Posted in | Industrial Robotics

New Space Robot Technology Solves Problems Faced by Drones, Autonomous Cars on Earth

The key to making fleets of self-driving cars and grocery delivery by drones might be found in an unlikely source: autonomous space robots.

Robots equipped with grippers designed for use on Earth could grab objects in space.(Image credit: Pavone Lab)

Technologies to help robots adapt to changing and unknown environments are being developed by Marco Pavone, an Assistant Professor of Aeronautics and Astronautics. Pavone worked in robotics at NASA’s Jet Propulsion Laboratory before coming to Stanford. He continues to maintain relationships with NASA centers besides collaborations with other departments at Stanford.

Pavone considers his work in Space and Earth technologies to be complementary, "In a sense, some robotics techniques that have been developed for autonomous cars can be very useful for spacecraft control," Pavone said. Similarly, the algorithms he and his Students develop to enable robots make assessments and decisions on their own, within fractions of a second, could improve self-driving cars and drones on Earth besides helping in space exploration.

Space dodgeball

In one of his projects, Pavone focuses on enabling robots navigate separately in order to bring space debris out of orbit, grasp speeding, spinning objects out of the vacuum of space and deliver tools to Astronauts.

There is indeed margin for error when objects are grabbed in space.Striking an object in space could make recovering it next to impossible.

In space when you approach an object, if you’re not super careful in grasping it at the moment you contact it, the object will float away from you.

Marco Pavone, an Assistant Professor of Aeronautics and Astronautics, Stanford

Pavone solved grasping problems by teaming up with Mark Cutkosky, a Professor of Mechanical Engineering, who has spent the last 10 years in perfecting gecko-inspired adhesives. The gecko grippers make room for a gentle approach and just a simple touch to “grasp” an object, allowing effortless capture and release of spinning, unwieldy space debris.

However, the delicate navigation needed for grasping in space is no easy task. “You have to operate in close proximity to other objects: spacecraft or debris or any object you might have in space,” Pavone said. “That requires advanced decision-making capabilities.” Pavone and his collaborators developed algorithms capable of allowing space robots to autonomously react to such variable conditions and then grab space objects with their gecko-grippers in an efficient manner. The resulting robot will be able to move and grab in real time, updating the decisions made by it at a rate of several thousand times a second.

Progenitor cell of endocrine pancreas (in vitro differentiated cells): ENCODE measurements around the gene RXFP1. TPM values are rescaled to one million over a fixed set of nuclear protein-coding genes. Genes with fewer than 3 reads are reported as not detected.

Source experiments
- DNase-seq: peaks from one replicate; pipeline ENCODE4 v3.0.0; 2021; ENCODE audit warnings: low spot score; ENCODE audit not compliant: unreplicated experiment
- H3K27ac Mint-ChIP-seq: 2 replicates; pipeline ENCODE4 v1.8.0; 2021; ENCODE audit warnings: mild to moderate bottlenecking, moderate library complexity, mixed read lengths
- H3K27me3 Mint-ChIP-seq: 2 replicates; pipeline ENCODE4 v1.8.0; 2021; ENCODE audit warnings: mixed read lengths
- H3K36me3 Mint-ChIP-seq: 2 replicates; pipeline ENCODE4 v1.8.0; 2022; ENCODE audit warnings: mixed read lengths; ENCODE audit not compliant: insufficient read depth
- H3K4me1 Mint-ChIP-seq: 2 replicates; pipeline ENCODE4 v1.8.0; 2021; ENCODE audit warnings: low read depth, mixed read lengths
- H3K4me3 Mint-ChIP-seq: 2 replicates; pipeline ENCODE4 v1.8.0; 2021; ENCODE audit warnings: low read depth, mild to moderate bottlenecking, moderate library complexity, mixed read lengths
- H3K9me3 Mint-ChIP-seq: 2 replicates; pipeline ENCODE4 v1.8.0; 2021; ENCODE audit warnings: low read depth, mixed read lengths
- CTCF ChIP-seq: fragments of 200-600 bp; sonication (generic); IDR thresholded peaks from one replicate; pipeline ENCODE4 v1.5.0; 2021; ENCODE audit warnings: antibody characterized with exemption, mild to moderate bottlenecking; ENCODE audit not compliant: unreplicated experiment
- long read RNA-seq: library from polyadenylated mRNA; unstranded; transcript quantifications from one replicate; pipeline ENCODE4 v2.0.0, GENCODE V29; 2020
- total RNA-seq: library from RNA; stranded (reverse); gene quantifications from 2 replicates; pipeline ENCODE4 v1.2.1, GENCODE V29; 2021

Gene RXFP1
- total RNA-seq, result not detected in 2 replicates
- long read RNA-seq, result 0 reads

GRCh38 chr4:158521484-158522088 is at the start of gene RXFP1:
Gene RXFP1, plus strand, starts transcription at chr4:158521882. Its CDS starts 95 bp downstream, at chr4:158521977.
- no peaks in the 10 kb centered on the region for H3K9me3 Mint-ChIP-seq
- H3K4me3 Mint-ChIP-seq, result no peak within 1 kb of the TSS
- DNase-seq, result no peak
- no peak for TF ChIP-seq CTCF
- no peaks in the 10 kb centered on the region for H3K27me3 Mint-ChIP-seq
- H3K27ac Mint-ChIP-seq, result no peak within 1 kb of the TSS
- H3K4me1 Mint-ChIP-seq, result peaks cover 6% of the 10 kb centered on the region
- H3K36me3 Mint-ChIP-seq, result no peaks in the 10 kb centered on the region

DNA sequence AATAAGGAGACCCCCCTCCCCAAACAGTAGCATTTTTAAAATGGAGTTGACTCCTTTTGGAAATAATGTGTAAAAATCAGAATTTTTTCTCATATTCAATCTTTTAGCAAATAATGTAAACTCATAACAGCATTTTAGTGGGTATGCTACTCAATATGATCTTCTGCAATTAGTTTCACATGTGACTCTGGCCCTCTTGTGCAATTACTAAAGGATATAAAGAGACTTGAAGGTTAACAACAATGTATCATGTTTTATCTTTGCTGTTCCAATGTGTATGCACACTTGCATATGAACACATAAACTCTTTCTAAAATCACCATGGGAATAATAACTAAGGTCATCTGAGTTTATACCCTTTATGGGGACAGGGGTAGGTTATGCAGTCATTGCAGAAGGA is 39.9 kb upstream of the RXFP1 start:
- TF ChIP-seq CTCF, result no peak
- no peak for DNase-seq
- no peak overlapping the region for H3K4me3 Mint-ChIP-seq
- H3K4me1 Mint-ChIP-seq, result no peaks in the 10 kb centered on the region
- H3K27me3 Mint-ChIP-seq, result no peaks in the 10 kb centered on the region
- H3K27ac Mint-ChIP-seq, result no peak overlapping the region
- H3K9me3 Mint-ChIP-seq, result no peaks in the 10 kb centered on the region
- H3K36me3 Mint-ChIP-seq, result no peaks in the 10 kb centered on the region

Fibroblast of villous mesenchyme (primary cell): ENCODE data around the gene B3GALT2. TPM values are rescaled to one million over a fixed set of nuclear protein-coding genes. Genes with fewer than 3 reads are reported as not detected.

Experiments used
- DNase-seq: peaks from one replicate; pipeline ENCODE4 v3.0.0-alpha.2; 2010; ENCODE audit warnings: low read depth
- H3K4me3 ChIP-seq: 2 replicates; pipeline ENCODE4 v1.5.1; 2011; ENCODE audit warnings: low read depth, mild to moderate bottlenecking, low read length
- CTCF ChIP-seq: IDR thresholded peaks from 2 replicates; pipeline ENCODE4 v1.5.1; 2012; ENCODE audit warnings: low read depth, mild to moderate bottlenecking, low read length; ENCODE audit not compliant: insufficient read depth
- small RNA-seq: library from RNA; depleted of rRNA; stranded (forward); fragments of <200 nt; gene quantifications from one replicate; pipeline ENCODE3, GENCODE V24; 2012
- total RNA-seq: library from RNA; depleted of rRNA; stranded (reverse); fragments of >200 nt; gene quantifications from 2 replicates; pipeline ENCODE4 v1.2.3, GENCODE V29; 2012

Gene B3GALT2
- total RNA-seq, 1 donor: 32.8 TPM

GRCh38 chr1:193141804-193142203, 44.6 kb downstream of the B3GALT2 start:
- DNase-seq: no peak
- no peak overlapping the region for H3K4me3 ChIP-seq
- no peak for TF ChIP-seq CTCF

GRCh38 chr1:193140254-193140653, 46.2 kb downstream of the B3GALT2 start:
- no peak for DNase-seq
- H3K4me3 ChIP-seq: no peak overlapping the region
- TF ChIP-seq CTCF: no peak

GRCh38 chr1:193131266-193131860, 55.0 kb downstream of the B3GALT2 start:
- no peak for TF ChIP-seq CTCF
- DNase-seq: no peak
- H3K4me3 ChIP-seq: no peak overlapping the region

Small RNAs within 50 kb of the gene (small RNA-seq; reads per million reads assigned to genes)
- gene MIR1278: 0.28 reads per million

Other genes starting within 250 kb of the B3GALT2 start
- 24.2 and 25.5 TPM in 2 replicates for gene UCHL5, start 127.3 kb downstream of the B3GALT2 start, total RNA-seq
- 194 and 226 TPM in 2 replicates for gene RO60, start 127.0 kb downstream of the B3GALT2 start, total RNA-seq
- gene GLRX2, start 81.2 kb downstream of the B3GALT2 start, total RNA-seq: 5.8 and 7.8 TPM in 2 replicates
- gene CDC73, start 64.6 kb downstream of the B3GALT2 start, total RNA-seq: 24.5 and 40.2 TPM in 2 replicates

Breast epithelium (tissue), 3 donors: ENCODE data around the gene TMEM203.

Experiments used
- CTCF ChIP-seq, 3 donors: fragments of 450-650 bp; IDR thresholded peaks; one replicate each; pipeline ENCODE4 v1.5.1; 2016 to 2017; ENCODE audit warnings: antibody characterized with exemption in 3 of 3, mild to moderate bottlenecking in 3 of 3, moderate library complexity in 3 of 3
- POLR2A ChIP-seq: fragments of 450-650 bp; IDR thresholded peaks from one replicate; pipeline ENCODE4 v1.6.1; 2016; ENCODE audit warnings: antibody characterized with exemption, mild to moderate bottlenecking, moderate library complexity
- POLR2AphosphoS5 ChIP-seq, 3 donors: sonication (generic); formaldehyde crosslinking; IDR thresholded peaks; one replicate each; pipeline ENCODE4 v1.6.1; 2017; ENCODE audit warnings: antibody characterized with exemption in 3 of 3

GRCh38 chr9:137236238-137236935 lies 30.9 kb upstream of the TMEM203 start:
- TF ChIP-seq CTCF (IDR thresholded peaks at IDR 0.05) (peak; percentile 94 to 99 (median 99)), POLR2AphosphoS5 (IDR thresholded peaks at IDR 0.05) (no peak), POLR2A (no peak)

That type of decision-making technology also proves to be useful for solving navigation issues with Earth-bound drones. “For these vehicles, navigating at high speed in proximity to buildings, people and other flying objects is hard to do,” stated graduate student Benoit Landry. He highlighted the presence of a delicate interplay between making decisions and environmental perception. “In this context, many aspects of decision making for autonomous spacecraft are directly relevant to drone control.”

Landry and Pavone are currently working on “perception-aware planning,” which enables drones to consider fast routes and also to observe their surroundings and better estimate where they are. Currently, this work is being extended to handle interactions with humans, a vital component in deploying autonomous systems such as self-driving cars and drones. Landry added that Pavone’s background at NASA is a fine complement to the academic work.

Free roaming robot

After a robot lands on a small solar system body just like an asteroid, additional challenges cone up. These environments have entirely different gravity than Earth.

If you were to drop an object from waist-height, it would take a couple of minutes to hit the ground.

Marco Pavone, an Assistant Professor of Aeronautics and Astronautics, Stanford

Ben Hockman, a Graduate Student in Pavone’s lab, works on a cubic robot known as Hedgehog in order to deal with low-gravity environments like asteroids. The robot traverses rugged, uneven and low-gravity terrains by hopping instead of driving like standard rovers. Pavone and Hockman eventually want Hedgehog to be capable of navigating or completing tasks without being openly told how to do it by a human positioned millions of miles away

The present Hedgehog robot has been designed for reduced gravity environments, however it could also be adapted for Earth, Hockman said. “It wouldn’t hop quite as far because we have more gravity, but it could be used to traverse more rugged terrain where wheeled robots can’t go.”

Hockman considers the research he is doing in collaboration with Pavone as core scientific exploration.

Science tries to answer the hard questions we don’t know the answers to, and exploration seeks to find whole new questions we don’t yet even know how to ask.

Ben Hockman, a Graduate Student, Pavone’s lab

Cutkosky is also a member of the Stanford Neurosciences Institute and Stanford Bio-X.

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